I want to give a “thank you” to LeapDroid for including the Fuji X Weekly App in their list and an even bigger “thank you” to everyone who downloaded the app and gave it a review. You are appreciated! Also, I have to pause here for a moment and give a huge shout-out to Sahand Nayebaziz, who’s really the one that made this app (and the iOS version) happen. He’s the brains and skills behind the programming, and a talented photographer, too, who shoots a Fujifilm X-T4, often with the Kodak Portra 400 film simulation recipe. Thanks, Sahand!

One Year with the Fujifilm X100V

One year ago my wife, Amanda, gifted me a Fujifilm X100V for my birthday. That was literally the best birthday gift that I’ve ever received, maybe ever will receive. It’s a tough one to beat! Now it’s one year later, so I wanted to give some brief comments on why I love the X100V just as much today as the day that I first opened the box.

The Fujifilm X100V is a wonderful camera because it fits into a large pocket, or it can be worn around the neck, and it’s small and lightweight enough that it doesn’t ever get in the way. Chase Jarvis famously coined the phrase, “The best camera is the one that’s with you,” and the X100V is easy to be the camera that always have with you. While some other cameras might be just as convenient (or perhaps more so) to always have with you, the X100V has features and delivers image quality that far exceed its compact size.

What features? Well, for starters, the nearly silent mechanical shutter is perfect for inconspicuous photography. This mechanical shutter happens to be a leaf shutter, which allows you to use a flash at higher shutter speeds; combining the leaf shutter with the camera’s built-in fill-flash, which Fujifilm has programmed to expertly balance with ambient light, is a game-changer for some. There’s also a built-in Neutral Density filter, which comes in handy when photographing moving water, or when you want to do high-ISO photography in bright light (yes, this is a thing). Did a mention that the X100V has some weather sealing (just make sure you add a filter to the front)? I wouldn’t dunk it in a bucket of water, but a little rain won’t hurt it.

The X100V has the same sensor and processor as the X-Pro3 and X-T4, so there’s no question about the image quality being excellent. It’s simply great—just look at the pictures I captured with this camera! The lens is wonderful and everything you’d expect from Fujinon glass. The 23mm (35mm equivalent) focal length is very useful, particularly for street, travel, and documentary photography.

Because the lens is permanently attached to the front, the philosophy of the X100V is one camera and one lens. I learned a few years back that many of the great photographers of yore often used just one camera and one lens for many years. Nowadays we have kits with multiple bodies and a collection of lenses, but it wasn’t always that way. I believe that most of the time one camera and one lens is all that you need. It’s great to have an interchangeable-lens option to go along with the X100V, but oftentimes you don’t need it because the X100V is a great tool for the job, almost no matter the job.

I thought it would be fun to celebrate the one-year anniversary of my Fujifilm X100V by showing you one picture from each month that I’ve had the camera, 13 pictures total. These pictures are all camera-made JPEGs from my X100V using my various film simulation recipes. Obviously this isn’t a collection of my 13 best pictures, just one that I like from each month. Some months were more productive than others. Still, I feel like this is a good set that I hope you enjoy!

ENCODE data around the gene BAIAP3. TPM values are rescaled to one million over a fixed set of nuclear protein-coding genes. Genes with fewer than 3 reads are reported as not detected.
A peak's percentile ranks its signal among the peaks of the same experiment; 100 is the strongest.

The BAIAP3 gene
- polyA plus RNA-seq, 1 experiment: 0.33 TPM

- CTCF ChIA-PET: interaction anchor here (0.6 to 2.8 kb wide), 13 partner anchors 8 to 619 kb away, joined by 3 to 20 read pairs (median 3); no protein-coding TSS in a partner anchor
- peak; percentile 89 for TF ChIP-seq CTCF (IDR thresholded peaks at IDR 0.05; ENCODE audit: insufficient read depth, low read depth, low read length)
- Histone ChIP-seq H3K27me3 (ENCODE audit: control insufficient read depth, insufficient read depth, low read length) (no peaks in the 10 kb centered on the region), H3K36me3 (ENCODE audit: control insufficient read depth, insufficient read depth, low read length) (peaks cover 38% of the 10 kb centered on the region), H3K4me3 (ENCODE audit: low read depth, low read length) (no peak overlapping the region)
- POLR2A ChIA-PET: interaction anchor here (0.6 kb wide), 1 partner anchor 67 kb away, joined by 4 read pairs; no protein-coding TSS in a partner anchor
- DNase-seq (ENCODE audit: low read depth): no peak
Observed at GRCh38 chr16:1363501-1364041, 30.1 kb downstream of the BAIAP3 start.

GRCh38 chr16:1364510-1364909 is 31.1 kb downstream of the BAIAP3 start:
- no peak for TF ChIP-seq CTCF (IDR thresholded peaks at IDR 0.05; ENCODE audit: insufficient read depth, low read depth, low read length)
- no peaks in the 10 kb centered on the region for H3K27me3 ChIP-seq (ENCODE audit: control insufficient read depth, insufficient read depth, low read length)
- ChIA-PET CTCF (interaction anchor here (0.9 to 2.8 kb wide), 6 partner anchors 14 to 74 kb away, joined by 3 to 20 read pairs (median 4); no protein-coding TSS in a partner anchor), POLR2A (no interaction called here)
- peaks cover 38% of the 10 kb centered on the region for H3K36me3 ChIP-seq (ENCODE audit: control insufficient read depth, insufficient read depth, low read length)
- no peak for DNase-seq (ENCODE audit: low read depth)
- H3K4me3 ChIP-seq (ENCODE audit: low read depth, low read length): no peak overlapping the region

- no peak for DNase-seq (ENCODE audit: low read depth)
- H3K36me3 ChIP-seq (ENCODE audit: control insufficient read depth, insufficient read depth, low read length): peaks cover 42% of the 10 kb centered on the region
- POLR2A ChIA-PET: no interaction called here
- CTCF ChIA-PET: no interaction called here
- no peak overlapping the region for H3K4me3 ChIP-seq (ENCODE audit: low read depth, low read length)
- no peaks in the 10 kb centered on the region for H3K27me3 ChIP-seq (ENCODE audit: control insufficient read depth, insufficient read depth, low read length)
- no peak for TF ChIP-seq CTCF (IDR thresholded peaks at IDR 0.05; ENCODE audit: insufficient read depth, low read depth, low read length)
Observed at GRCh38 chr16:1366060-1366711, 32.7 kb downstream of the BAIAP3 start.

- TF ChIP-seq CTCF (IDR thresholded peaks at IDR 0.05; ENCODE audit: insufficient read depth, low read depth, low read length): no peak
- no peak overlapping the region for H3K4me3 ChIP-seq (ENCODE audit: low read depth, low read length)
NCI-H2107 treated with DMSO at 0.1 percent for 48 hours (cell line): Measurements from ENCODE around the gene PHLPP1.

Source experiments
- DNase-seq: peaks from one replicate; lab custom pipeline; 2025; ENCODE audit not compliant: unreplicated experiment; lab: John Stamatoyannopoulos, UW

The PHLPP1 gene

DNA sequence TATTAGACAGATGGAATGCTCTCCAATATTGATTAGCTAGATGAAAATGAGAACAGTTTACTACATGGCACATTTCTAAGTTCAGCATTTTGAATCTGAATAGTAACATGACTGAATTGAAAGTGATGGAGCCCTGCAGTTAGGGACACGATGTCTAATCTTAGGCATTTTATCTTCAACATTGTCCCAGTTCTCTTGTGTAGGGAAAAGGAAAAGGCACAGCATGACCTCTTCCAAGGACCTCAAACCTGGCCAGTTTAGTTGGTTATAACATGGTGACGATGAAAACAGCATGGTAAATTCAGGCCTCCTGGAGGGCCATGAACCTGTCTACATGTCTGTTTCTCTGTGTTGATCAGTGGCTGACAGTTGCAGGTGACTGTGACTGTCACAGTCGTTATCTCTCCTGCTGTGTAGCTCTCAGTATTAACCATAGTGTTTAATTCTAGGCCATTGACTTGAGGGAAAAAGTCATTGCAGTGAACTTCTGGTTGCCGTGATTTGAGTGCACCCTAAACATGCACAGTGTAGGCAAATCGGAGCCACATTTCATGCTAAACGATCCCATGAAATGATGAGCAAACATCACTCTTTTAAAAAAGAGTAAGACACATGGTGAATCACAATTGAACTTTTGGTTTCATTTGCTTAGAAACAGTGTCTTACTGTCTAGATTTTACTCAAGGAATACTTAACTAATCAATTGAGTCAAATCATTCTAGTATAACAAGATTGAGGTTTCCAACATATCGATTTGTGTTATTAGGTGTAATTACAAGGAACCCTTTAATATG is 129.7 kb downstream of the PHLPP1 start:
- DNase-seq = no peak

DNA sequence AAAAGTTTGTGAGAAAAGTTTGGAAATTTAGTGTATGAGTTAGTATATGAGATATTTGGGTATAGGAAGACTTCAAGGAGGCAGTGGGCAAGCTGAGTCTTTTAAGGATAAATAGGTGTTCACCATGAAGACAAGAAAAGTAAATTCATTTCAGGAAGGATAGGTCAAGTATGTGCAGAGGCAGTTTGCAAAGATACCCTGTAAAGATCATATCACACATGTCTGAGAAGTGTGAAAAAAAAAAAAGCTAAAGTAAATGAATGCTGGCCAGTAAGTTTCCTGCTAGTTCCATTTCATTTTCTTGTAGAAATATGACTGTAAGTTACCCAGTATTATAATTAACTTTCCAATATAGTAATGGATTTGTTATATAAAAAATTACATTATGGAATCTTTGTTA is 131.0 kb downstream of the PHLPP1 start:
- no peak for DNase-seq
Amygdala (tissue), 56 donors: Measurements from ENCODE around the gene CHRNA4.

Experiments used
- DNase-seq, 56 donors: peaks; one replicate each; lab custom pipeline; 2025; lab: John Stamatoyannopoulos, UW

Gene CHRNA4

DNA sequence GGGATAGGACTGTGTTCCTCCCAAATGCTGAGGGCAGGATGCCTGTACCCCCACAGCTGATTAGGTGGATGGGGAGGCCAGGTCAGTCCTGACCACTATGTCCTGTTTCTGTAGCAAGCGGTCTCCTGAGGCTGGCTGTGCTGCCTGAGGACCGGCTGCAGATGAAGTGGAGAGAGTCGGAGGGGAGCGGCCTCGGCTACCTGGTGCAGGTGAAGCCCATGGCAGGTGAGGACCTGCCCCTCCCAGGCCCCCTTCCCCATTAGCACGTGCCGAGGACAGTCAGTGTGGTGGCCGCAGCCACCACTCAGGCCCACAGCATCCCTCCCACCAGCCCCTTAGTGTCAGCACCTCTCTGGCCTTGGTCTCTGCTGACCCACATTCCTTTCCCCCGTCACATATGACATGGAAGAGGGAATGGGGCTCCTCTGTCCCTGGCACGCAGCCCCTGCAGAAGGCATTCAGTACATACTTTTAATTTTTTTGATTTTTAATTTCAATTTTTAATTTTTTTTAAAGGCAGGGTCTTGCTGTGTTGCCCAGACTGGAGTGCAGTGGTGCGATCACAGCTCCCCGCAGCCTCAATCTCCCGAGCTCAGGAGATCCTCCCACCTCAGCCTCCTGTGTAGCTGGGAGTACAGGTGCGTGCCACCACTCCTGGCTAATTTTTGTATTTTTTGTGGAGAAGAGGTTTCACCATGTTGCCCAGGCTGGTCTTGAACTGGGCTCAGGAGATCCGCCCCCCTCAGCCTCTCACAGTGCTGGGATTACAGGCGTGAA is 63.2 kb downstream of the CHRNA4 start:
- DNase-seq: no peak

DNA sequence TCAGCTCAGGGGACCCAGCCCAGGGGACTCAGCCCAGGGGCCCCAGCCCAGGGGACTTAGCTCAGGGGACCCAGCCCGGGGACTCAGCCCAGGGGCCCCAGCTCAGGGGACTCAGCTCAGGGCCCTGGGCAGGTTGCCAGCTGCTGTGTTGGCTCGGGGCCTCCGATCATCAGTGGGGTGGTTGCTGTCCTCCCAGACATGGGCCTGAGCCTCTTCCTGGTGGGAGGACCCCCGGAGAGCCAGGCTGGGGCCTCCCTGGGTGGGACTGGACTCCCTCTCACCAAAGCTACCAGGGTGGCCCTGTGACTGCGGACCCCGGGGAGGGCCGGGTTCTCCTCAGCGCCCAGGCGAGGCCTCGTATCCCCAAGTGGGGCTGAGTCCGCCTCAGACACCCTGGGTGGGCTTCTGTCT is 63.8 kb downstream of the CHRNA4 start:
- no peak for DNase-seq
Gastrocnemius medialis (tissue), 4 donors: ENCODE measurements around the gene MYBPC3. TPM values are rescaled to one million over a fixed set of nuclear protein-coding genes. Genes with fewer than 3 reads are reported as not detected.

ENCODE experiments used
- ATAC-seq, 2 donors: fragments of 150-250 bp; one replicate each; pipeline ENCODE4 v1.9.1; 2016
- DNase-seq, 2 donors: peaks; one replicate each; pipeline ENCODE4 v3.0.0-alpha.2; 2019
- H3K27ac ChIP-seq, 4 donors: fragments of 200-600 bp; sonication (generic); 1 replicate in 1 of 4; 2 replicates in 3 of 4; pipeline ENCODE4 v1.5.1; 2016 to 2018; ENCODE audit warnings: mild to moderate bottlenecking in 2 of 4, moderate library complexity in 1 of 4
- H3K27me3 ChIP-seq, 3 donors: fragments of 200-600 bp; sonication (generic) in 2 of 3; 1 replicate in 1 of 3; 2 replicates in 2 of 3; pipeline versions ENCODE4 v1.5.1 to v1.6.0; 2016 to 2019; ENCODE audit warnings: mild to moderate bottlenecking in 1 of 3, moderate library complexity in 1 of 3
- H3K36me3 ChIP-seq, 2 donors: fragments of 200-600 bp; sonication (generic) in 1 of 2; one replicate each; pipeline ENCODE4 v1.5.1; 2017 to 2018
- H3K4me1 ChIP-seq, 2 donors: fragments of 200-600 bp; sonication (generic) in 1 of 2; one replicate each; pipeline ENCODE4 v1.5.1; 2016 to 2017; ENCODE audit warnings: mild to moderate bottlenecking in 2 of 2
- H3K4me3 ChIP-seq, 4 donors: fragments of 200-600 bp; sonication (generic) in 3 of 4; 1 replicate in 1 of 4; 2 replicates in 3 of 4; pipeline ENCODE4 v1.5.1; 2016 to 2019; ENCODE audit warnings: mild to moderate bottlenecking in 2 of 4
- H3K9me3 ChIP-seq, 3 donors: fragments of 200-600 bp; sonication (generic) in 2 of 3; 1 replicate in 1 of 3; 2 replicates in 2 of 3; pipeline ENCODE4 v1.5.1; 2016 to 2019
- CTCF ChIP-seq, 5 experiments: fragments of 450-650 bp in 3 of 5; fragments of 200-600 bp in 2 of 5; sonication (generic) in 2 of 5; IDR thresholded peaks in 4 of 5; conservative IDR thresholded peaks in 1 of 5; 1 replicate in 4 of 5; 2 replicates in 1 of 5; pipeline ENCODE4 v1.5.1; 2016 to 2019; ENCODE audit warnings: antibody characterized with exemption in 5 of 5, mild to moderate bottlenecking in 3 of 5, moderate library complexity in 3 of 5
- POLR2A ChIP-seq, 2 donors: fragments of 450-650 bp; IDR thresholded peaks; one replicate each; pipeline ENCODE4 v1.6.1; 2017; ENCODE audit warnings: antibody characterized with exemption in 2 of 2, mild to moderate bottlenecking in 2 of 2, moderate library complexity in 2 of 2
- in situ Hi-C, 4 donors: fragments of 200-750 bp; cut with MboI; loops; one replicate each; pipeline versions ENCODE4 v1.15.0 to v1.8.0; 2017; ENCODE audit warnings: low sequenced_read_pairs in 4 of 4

May 2020

Boy with a Bubble Gun – Farmington, UT – Fujifilm X100V – Classic Negative

June 2020

Closed Gas Station Store – South Ogden, UT – Fujifilm X100V – Fujicolor Superia 1600

July 2020

Rays Over Canyon Ferry – Canyon Ferry Lake, MT – Fujifilm X100V – Kodak Tri-X 400

August 2020

Mini Cooper – Bountiful, UT – Fujifilm X100V – Kodachrome 64

September 2020

Abandoned & Trashed – North Salt Lake, UT – Fujifilm X100V – Fujicolor Reala 100

October 2020

Autumn Aspen – Big Arm, MT – Fujifilm X100V – Vintage Vibes

November 2020

Red Leaf – Fruit Heights, UT – Fujifilm X100V – Superia Xtra 400

December 2020

Suburban Reed Evening – Farmington, UT – Fujifilm X100V – Vintage Negative

January 2021

Vintage Berries – Farmington, UT – Fujifilm X100V – Vintage Negative

February 2021

Country Fence in Winter – Farmington, UT – Fujifilm X100V – Faded Negative

March 2021

100% – Salt Lake City, UT – Fujifilm X100V – Fujicolor Superia 800

April 2021

Yosemite Creek – Yosemite NP, CA – Fujifilm X100V – Vintage Color

May 2021

Coming Out of the Shadows – Layton, UT – Fujifilm X100V – Fujicolor Negative

This post contains affiliate links, and if you make a purchase using my links I’ll be compensated a small amount for it.

Fujifilm X100V Black    Amazon   B&H
Fujifilm X100V Silver   Amazon   B&H

New Patron Early-Access Film Simulation Recipe: Vintage Color

Sentinel & Merced – Yosemite NP, CA – Fujifilm X100V – “Vintage Color”

The Fuji X Weekly app is free, yet becoming a Fuji X Weekly Patron unlocks the best app experience! One benefit of being a Patron is you get early access to some new film simulation recipes. These early-access recipes will eventually become available free to everyone in time, including this new one. In fact, a few of the original early-access recipes have been publicly published on this blog and the app, so everyone can now use them. Patrons help support Fuji X Weekly and, really, without them there would be no app. So I want to give a special “thank you” to all of the Patrons!